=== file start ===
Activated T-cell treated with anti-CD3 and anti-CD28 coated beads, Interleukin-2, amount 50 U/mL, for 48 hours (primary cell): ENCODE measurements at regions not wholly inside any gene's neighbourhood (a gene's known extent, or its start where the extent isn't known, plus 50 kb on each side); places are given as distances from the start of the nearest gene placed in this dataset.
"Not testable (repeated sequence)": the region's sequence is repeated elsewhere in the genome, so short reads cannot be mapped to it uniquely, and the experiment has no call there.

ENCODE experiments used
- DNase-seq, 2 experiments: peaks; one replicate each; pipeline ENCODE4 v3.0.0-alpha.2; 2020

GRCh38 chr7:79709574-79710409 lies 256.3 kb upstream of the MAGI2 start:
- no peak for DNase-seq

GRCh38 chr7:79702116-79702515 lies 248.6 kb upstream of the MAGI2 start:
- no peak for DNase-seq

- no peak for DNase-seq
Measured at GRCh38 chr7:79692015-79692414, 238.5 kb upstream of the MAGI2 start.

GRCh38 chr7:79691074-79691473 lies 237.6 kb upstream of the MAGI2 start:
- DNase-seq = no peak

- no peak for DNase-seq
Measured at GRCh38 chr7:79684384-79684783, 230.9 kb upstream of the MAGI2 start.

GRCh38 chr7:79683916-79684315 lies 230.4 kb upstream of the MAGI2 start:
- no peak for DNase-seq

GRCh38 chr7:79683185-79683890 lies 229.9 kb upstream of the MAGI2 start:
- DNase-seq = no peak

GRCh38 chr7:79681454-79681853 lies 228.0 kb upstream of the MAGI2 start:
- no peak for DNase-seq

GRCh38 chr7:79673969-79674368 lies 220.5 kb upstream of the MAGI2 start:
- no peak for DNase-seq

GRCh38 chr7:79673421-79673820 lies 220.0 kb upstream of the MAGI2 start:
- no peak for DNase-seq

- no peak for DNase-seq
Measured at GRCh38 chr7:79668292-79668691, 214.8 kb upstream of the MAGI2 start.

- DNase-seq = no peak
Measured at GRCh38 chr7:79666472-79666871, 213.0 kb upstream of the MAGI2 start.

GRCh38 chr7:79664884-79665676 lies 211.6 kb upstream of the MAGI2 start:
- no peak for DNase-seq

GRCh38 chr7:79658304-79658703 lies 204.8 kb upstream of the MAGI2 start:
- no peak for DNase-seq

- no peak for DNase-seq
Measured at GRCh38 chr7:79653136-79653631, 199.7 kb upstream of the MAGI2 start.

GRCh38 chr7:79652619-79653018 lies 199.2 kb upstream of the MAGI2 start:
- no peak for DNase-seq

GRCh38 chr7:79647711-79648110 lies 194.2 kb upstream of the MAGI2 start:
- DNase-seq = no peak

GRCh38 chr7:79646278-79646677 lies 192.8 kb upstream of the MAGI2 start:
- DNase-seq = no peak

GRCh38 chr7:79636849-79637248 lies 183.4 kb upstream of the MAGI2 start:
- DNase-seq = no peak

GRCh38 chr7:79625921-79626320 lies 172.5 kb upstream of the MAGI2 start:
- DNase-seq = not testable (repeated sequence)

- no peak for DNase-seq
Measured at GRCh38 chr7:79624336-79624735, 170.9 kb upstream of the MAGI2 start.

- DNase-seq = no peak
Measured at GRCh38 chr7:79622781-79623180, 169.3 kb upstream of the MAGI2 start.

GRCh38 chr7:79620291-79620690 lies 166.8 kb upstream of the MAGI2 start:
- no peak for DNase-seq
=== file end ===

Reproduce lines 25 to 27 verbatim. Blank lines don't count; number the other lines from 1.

- no peak for DNase-seq
Measured at GRCh38 chr7:79668292-79668691, 214.8 kb upstream of the MAGI2 start.

- DNase-seq = no peak